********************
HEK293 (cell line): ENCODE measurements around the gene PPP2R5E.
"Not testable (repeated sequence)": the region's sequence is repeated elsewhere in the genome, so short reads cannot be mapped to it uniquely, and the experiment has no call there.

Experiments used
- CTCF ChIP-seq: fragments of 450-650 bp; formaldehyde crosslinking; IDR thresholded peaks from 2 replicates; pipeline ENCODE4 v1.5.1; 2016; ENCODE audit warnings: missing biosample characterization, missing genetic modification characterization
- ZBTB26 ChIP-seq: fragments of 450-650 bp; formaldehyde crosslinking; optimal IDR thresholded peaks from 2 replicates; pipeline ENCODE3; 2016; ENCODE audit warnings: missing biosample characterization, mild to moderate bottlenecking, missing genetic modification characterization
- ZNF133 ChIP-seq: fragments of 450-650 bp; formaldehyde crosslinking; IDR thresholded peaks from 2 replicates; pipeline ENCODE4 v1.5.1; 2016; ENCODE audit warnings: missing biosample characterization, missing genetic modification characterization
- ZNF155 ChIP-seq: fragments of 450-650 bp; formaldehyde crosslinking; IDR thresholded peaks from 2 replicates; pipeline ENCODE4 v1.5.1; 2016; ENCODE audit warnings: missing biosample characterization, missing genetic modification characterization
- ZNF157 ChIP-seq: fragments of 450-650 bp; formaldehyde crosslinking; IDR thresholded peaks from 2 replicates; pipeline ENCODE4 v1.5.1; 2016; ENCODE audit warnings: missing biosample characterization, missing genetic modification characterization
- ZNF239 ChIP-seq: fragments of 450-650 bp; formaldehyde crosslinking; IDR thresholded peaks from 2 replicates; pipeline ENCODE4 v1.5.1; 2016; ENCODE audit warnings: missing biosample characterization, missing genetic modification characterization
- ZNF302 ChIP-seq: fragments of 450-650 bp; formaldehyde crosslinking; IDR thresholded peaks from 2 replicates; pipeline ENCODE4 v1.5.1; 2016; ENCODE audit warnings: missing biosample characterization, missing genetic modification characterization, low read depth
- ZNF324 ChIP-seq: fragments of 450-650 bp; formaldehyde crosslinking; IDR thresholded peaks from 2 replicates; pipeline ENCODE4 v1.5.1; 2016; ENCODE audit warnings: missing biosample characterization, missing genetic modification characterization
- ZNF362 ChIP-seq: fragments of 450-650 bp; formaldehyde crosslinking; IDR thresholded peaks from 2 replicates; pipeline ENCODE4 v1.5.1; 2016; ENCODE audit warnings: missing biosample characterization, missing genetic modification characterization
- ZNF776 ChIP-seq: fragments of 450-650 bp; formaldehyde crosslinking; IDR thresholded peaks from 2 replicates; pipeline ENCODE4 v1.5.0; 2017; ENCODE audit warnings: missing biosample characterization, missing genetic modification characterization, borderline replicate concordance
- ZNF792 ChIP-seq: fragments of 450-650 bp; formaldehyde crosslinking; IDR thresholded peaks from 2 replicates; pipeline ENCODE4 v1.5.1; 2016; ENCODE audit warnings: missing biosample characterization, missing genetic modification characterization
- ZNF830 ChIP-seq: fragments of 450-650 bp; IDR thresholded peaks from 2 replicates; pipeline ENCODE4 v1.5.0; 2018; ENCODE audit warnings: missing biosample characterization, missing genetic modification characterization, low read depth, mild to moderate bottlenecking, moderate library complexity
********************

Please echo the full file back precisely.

HEK293 (cell line): ENCODE measurements around the gene PPP2R5E.
"Not testable (repeated sequence)": the region's sequence is repeated elsewhere in the genome, so short reads cannot be mapped to it uniquely, and the experiment has no call there.

Experiments used
- CTCF ChIP-seq: fragments of 450-650 bp; formaldehyde crosslinking; IDR thresholded peaks from 2 replicates; pipeline ENCODE4 v1.5.1; 2016; ENCODE audit warnings: missing biosample characterization, missing genetic modification characterization
- ZBTB26 ChIP-seq: fragments of 450-650 bp; formaldehyde crosslinking; optimal IDR thresholded peaks from 2 replicates; pipeline ENCODE3; 2016; ENCODE audit warnings: missing biosample characterization, mild to moderate bottlenecking, missing genetic modification characterization
- ZNF133 ChIP-seq: fragments of 450-650 bp; formaldehyde crosslinking; IDR thresholded peaks from 2 replicates; pipeline ENCODE4 v1.5.1; 2016; ENCODE audit warnings: missing biosample characterization, missing genetic modification characterization
- ZNF155 ChIP-seq: fragments of 450-650 bp; formaldehyde crosslinking; IDR thresholded peaks from 2 replicates; pipeline ENCODE4 v1.5.1; 2016; ENCODE audit warnings: missing biosample characterization, missing genetic modification characterization
- ZNF157 ChIP-seq: fragments of 450-650 bp; formaldehyde crosslinking; IDR thresholded peaks from 2 replicates; pipeline ENCODE4 v1.5.1; 2016; ENCODE audit warnings: missing biosample characterization, missing genetic modification characterization
- ZNF239 ChIP-seq: fragments of 450-650 bp; formaldehyde crosslinking; IDR thresholded peaks from 2 replicates; pipeline ENCODE4 v1.5.1; 2016; ENCODE audit warnings: missing biosample characterization, missing genetic modification characterization
- ZNF302 ChIP-seq: fragments of 450-650 bp; formaldehyde crosslinking; IDR thresholded peaks from 2 replicates; pipeline ENCODE4 v1.5.1; 2016; ENCODE audit warnings: missing biosample characterization, missing genetic modification characterization, low read depth
- ZNF324 ChIP-seq: fragments of 450-650 bp; formaldehyde crosslinking; IDR thresholded peaks from 2 replicates; pipeline ENCODE4 v1.5.1; 2016; ENCODE audit warnings: missing biosample characterization, missing genetic modification characterization
- ZNF362 ChIP-seq: fragments of 450-650 bp; formaldehyde crosslinking; IDR thresholded peaks from 2 replicates; pipeline ENCODE4 v1.5.1; 2016; ENCODE audit warnings: missing biosample characterization, missing genetic modification characterization
- ZNF776 ChIP-seq: fragments of 450-650 bp; formaldehyde crosslinking; IDR thresholded peaks from 2 replicates; pipeline ENCODE4 v1.5.0; 2017; ENCODE audit warnings: missing biosample characterization, missing genetic modification characterization, borderline replicate concordance
- ZNF792 ChIP-seq: fragments of 450-650 bp; formaldehyde crosslinking; IDR thresholded peaks from 2 replicates; pipeline ENCODE4 v1.5.1; 2016; ENCODE audit warnings: missing biosample characterization, missing genetic modification characterization
- ZNF830 ChIP-seq: fragments of 450-650 bp; IDR thresholded peaks from 2 replicates; pipeline ENCODE4 v1.5.0; 2018; ENCODE audit warnings: missing biosample characterization, missing genetic modification characterization, low read depth, mild to moderate bottlenecking, moderate library complexity